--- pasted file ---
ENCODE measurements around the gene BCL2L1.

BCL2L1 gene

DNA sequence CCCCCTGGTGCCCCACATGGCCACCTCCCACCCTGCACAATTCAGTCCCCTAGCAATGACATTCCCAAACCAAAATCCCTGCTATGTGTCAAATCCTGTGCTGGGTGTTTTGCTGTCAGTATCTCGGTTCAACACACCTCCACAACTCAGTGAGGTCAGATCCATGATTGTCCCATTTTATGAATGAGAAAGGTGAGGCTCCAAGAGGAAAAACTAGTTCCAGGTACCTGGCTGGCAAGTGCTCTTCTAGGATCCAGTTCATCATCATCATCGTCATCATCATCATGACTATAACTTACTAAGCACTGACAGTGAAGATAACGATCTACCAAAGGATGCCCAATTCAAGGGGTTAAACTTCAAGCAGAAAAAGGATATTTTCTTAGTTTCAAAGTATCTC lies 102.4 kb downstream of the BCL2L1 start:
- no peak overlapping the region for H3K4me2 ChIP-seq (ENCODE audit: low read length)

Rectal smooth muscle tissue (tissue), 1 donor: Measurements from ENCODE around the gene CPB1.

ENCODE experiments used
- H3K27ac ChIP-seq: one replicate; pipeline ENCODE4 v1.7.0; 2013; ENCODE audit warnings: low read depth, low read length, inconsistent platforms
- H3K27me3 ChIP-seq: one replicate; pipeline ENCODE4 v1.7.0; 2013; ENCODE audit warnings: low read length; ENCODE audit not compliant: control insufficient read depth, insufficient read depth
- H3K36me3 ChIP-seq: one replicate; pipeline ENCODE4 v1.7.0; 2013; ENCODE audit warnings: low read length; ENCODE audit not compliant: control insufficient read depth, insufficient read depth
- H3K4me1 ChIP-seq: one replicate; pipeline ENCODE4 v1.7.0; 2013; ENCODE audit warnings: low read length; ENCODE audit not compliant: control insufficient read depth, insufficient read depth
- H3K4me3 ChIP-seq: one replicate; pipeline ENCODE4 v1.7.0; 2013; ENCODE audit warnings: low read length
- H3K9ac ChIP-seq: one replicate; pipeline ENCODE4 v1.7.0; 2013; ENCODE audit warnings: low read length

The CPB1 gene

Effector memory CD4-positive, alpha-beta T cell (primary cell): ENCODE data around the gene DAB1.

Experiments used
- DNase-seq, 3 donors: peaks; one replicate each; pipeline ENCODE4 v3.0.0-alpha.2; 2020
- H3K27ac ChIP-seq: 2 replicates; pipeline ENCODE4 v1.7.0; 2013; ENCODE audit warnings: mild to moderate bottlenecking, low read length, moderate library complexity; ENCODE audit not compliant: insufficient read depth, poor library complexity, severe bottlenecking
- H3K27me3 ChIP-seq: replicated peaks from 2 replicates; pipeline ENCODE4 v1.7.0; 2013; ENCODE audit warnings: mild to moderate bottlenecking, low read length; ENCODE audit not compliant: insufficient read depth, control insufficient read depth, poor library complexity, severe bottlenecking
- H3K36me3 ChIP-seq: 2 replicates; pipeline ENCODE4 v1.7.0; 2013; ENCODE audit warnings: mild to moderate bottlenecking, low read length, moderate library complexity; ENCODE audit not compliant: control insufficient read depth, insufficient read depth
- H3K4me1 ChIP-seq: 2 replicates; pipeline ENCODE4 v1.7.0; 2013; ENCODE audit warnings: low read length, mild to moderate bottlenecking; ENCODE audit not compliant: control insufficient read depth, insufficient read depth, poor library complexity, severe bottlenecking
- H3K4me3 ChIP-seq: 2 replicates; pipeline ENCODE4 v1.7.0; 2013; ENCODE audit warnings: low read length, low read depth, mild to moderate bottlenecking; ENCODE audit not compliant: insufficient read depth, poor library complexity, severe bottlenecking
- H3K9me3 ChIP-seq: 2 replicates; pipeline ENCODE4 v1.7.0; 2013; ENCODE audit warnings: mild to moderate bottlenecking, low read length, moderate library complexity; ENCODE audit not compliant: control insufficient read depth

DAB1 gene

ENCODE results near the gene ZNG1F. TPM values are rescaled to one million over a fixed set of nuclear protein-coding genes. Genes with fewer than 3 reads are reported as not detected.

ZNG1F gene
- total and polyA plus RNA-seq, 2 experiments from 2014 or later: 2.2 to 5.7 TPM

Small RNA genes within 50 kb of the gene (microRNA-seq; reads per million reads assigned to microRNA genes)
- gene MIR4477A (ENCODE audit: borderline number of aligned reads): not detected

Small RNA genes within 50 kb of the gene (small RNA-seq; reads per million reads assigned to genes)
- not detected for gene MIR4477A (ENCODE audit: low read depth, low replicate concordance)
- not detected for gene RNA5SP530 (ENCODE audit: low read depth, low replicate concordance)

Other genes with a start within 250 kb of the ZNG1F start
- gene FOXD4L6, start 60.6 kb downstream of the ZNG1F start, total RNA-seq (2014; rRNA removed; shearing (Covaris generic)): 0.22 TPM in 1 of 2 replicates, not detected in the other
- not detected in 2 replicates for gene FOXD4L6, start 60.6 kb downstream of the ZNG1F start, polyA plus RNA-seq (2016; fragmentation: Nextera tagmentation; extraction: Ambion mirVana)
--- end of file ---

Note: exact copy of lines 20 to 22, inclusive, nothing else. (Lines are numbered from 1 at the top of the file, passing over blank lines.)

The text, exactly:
- H3K4me1 ChIP-seq: 2 replicates; pipeline ENCODE4 v1.7.0; 2013; ENCODE audit warnings: low read length, mild to moderate bottlenecking; ENCODE audit not compliant: control insufficient read depth, insufficient read depth, poor library complexity, severe bottlenecking
- H3K4me3 ChIP-seq: 2 replicates; pipeline ENCODE4 v1.7.0; 2013; ENCODE audit warnings: low read length, low read depth, mild to moderate bottlenecking; ENCODE audit not compliant: insufficient read depth, poor library complexity, severe bottlenecking
- H3K9me3 ChIP-seq: 2 replicates; pipeline ENCODE4 v1.7.0; 2013; ENCODE audit warnings: mild to moderate bottlenecking, low read length, moderate library complexity; ENCODE audit not compliant: control insufficient read depth